Sundays are for hearing echoes of some new internet controversy and being glad that we are all of us here, away from such distractions. Let’s read the week’s best games writing and rejoice.
- Networked gaming is the new social media, and it’s a boys’ club, writes Mimi Ito, Professor in Residence at the Humanities Research Institute at the University of California. The article has some interesting statistics and some positive things to say about videogames and what needs addressing about them.
- This week’s fighty Cliff Harris post is asking for government regulation of videogames to stop the psychological tricks they use to compel people into paying and paying and playing and paying. Given what some of those tricks entail, that’s a reasonable response.
- I haven’t played Undertale, but I am enjoying the way it divides certain kinds of game players. I imagine people who like the game would say Jed Pressgrove is missing the point in this review, which focuses on what the game might be saying, accidentally or purposefully, through its mechanics and depiction of morality and violence.
- I am interested in what Hideo Kojima does next, now that he and Konami and Metal Gear Solid have parted ways. Simon Parkin spoke to Kojima about what happens now.
- Also at The New Yorker, Simon Parkin writes about the best videogames of 2015.
- For some reason I stumbled across Quintin’s old Journey of Saga series, in which he sets off on a world-spanning adventure in search of the Citizen Kane of games. A good, long read for this rainy Sunday in England.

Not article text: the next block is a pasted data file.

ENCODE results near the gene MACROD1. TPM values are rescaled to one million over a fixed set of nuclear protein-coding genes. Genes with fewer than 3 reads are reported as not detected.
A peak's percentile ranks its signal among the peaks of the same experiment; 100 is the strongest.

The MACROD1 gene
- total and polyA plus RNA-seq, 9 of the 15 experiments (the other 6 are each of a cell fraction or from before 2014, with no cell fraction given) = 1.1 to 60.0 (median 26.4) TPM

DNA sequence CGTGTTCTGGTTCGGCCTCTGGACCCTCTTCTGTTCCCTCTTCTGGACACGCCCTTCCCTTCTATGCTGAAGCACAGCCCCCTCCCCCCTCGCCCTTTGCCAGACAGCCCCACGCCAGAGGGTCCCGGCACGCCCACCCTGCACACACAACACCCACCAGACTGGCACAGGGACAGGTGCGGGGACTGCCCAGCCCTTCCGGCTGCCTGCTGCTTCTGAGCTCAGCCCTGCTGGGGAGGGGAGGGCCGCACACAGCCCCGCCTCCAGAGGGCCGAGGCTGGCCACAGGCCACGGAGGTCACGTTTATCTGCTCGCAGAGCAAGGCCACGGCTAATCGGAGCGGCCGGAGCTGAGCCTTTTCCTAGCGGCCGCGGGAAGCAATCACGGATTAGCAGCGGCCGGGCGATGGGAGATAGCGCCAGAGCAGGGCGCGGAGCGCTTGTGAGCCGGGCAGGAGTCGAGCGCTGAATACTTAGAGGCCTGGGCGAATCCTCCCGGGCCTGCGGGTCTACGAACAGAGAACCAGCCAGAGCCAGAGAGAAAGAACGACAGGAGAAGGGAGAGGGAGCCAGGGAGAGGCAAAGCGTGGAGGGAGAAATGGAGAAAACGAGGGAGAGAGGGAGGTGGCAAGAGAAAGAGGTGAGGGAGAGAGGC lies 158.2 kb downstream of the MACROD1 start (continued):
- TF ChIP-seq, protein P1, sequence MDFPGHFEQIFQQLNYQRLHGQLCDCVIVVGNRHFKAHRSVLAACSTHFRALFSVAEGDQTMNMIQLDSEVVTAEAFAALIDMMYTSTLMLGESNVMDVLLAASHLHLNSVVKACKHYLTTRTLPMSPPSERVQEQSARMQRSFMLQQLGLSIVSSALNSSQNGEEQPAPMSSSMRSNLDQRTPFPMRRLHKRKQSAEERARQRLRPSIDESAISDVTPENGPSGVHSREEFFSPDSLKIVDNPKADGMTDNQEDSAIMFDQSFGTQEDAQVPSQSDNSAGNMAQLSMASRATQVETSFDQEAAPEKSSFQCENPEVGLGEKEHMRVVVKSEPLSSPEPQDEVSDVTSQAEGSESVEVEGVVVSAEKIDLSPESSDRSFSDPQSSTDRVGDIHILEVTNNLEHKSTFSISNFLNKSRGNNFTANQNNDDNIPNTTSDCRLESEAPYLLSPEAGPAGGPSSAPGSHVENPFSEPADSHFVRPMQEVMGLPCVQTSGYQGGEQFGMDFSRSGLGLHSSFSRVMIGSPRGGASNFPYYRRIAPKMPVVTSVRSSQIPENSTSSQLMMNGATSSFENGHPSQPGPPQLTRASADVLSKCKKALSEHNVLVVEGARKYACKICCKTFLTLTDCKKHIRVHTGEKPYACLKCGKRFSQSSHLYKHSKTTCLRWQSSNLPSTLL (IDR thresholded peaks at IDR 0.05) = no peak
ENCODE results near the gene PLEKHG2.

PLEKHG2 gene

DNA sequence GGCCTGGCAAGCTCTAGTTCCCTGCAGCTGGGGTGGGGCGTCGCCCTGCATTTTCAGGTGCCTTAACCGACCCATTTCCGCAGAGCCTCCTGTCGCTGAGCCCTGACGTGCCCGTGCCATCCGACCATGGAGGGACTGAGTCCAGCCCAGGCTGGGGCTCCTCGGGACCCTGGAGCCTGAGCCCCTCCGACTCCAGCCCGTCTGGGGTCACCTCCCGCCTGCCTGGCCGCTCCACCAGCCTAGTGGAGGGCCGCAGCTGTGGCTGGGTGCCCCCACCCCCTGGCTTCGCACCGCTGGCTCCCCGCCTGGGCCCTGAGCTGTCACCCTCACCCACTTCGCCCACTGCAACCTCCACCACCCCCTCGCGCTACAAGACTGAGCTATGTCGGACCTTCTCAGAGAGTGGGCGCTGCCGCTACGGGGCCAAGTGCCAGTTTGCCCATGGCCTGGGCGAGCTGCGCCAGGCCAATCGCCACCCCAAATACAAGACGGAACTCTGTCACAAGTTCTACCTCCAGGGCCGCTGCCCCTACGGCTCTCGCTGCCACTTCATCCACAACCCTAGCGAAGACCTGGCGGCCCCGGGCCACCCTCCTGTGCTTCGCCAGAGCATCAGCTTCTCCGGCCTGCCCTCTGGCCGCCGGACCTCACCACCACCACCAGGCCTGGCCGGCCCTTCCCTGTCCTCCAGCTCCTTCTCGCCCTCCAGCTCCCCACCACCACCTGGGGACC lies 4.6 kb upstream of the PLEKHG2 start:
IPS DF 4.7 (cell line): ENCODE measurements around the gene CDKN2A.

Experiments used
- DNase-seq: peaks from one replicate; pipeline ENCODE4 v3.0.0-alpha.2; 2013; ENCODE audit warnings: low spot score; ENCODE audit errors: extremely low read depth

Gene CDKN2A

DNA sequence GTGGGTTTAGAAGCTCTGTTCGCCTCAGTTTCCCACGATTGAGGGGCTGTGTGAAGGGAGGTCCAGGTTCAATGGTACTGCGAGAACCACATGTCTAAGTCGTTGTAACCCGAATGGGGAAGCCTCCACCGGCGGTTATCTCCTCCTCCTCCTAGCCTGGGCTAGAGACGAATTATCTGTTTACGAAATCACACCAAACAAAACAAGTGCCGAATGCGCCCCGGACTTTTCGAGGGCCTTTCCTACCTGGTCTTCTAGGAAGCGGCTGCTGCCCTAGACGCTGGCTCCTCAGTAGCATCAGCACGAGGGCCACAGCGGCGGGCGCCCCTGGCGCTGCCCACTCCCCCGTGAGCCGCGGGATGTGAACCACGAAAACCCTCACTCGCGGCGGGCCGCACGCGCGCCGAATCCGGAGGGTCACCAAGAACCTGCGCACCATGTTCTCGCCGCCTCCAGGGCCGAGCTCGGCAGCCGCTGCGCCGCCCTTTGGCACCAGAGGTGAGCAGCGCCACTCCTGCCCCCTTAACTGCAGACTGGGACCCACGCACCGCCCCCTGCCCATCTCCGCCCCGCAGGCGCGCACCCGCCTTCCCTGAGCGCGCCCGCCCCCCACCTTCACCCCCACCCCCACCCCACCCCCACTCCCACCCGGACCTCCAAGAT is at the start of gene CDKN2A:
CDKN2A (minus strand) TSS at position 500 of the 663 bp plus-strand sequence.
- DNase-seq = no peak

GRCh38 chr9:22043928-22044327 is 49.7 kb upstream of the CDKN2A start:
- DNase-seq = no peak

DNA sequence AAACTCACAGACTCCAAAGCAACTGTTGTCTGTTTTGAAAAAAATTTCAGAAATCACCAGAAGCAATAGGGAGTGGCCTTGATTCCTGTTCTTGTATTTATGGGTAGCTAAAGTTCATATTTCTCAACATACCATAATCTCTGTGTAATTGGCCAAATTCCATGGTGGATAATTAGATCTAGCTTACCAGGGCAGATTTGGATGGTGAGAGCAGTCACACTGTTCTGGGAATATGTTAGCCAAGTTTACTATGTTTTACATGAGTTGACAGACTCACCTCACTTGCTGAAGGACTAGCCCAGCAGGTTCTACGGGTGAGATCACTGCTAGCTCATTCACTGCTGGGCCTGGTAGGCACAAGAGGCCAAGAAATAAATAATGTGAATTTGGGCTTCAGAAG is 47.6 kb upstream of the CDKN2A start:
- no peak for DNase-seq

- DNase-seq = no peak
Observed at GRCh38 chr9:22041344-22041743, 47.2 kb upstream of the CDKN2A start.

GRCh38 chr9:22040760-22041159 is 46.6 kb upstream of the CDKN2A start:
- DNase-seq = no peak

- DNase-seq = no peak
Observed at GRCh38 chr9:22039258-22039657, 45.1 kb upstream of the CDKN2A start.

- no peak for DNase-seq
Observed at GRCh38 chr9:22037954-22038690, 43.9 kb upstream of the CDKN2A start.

- Cool Ghosts’ Subterfuge diaries have come to an end. A brilliant video series.
- I haven’t read all of this Quentin Tarantino interview, because I’m not sure it can live up to this one quote.
Plenty of folks are concerned about videogames promoting violence and antisocial behavior, but we need to pay more attention to what kids miss out on by not engaging in the positive social aspects of gaming. For example, while investigating links between videogames and violence, Lawrence Kutner and Cheryl K. Olson discovered that boys who don’t game at all showed the highest risk of getting into fights. These days, video games are what boys do together, so if they aren’t gaming, it means they might not be part of the boys’ club. While it’s not exactly basketball or football, being a great League of Legends player or Minecrafter can be a source of peer status. In Silicon Valley, coders bond on weekends through the After Hours Gaming League and the angst over who gets invited to high status Settlers of Catan games is reminiscent of elite old boys’ networks’ bonding over golf and tennis.
Lets think about this for a minute. A company hires people to stalk its customers and befriend them so they can build up a psychological profile of each customer to allow them to extract more money. This is not market research, this is not game design. This is psychological warfare. Lines have been crossed so much we cannot even see them behind us with binoculars. We need to reign this stuff in. Its not just psychological warfare, but warfare where you, the customer, are woefully outgunned, and losing. Some people are losing catastrophically.